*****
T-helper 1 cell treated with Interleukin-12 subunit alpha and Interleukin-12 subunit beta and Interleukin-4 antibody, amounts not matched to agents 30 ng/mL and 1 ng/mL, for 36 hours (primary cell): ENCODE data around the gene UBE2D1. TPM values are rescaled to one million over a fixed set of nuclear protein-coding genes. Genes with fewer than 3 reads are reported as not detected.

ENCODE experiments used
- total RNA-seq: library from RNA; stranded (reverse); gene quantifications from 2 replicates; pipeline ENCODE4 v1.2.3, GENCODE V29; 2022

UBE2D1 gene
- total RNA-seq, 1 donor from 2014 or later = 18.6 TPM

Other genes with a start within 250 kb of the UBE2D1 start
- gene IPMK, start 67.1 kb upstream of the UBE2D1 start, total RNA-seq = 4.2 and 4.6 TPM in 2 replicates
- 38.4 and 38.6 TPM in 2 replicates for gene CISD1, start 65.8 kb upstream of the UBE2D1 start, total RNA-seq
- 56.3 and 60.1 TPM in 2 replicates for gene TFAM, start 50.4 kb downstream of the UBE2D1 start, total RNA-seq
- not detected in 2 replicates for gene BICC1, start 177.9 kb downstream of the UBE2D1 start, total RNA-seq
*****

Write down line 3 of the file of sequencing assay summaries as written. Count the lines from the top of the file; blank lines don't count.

- total RNA-seq: library from RNA; stranded (reverse); gene quantifications from 2 replicates; pipeline ENCODE4 v1.2.3, GENCODE V29; 2022